The average (bulk) dynamics of the polar active system is captured by with an equation of motion Kruse et al. (2005); Ahmadi et al. (2006); Leoni and Liverpool (2010a), . The coefficients are real valued quantities. may depend on the density. For swimmers it may also depend on the sign of the average force-dipole Leoni and Liverpool (2010a) of the individuals, while stabilises the magnitude, which measures the amount of orientational alignment of the elements, i.e. polar order. The transition to order is determined by the sign of the coefficient  Ahmadi et al. (2006); Leoni and Liverpool (2010a): the value defines the boundary between the orientational disordered phase, where and the fixed point is stable; and polar phase, where the fixed point becomes unstable. A generic equation describing bulk synchronisation, previously considered by us Leoni and Liverpool (2012), is . The coefficients , are complex valued quantities Leoni and Liverpool (2012). For the following analysis it suffices to focus on their real part and . can depend on the density as well as on the isochrony 1 of the oscillations Leoni and Liverpool (2012). is a stabilising term. Writing , the magnitude is a measure of amount of synchronisation of the elements and quantifies this type of order. When the fixed point is stable and the synchronisation occurs when and . Hence is the boundary between non-synchronised and synchronised states. The result of this uncoupled dynamics can be conveniently summarised as a phase diagram in the plane , where each phase (disordered, polar, synchronised polar, synchronised) occupies exactly one quadrant, starting from in clockwise order. The interplay of orientational dynamics and synchronisation can shift some of the boundaries of such a phase diagram, as we will discuss below.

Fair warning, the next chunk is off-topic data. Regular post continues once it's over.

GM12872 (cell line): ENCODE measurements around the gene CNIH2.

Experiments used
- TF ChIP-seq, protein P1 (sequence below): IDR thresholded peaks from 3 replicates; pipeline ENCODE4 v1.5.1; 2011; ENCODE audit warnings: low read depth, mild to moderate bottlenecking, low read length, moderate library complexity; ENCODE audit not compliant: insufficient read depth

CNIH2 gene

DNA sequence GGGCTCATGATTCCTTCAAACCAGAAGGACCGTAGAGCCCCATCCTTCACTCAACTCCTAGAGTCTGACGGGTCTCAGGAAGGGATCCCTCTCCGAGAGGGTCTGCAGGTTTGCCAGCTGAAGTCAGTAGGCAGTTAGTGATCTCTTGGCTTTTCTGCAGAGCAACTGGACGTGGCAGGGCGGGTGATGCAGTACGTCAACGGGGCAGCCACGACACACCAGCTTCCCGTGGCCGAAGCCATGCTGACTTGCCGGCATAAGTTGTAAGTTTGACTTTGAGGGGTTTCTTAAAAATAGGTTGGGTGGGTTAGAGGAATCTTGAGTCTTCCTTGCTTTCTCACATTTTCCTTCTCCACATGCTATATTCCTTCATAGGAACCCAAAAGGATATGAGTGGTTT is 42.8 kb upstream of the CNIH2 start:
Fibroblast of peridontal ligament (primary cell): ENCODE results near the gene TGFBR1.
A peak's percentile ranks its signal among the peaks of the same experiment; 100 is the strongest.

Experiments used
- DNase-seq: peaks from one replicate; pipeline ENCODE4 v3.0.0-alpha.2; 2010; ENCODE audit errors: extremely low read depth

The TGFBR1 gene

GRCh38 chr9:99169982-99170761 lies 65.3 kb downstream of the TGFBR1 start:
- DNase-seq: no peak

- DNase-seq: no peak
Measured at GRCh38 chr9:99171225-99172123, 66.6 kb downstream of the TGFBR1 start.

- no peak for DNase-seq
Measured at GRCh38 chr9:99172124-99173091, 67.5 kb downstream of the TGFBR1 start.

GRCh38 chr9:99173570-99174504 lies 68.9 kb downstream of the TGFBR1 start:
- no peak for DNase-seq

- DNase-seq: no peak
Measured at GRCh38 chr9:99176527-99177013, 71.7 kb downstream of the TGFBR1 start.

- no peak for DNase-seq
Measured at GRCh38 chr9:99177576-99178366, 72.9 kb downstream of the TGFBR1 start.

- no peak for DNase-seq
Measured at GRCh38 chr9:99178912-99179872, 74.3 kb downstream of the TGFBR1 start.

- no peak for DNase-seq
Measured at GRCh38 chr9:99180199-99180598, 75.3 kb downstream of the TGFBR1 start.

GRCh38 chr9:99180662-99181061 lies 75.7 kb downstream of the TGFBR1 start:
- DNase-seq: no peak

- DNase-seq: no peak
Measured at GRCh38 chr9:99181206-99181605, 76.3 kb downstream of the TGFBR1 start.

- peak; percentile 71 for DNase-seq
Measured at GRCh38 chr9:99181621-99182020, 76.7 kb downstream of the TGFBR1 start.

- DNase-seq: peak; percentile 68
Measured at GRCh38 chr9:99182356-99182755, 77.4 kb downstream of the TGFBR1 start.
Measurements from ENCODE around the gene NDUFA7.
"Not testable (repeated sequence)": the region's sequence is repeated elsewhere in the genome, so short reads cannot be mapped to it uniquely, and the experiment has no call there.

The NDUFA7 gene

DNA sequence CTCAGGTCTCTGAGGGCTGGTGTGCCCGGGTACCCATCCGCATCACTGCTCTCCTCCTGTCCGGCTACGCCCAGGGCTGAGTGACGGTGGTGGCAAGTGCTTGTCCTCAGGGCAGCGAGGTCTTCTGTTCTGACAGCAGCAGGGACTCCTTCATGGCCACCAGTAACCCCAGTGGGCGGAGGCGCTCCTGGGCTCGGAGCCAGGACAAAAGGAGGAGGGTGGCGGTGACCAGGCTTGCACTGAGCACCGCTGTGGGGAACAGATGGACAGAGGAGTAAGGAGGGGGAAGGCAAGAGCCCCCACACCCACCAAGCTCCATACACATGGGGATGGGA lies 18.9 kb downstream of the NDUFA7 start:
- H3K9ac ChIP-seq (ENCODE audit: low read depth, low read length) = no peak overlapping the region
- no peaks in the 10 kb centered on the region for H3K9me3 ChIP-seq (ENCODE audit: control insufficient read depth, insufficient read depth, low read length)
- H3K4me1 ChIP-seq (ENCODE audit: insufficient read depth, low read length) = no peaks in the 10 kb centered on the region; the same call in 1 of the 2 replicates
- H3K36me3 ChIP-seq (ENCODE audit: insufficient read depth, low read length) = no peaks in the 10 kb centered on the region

Systems where phase and orientation dynamics are coupled

We consider now the average dynamics for this more general case. This system is characterised by the density, , the polar vector, , and the global phase defined above. In addition, we must introduce the complex-valued phase-orientation vector which encodes the phase-orientation coupling. As before we can define a bulk value, . We can understand its physical significance as follows. When (i) all the orientations are identical, or when all the phases are locked, , . However, when there is partial order of both of the fields, . A simple example showing that may be non-zero, despite having and is a system of 2 particles with values and . The variables , and are dynamically coupled. Equations of motion can be obtained by including all the possible terms allowed by the symmetries. For simplicity we shall restrict ourselves to the leading order coupling terms, which are quadratic functions.

In presence of coupling to orientational dynamics, the equation for becomes


Here is a complex-valued coefficient. As eq (1) describes a scalar quantity, all its terms can be understood using configurations where the particles are aligned. Since it is quadratic, the last term can be understood using 2 particles. A finite means that the configurations (a) , of fig 2(a), and (b) , of fig 2(b), both of which have phases , , should contribute differently to the equation. Using the definitions above, in case (a) one finds ; whereas in case (b), 2.

Figure 2: Elements that are aligned but have different phases. (a) and (b) contribute differently to .

The dynamics of the polar vector becomes


where is a complex-valued coefficient. Finally, we introduce the equation for the complex polar vector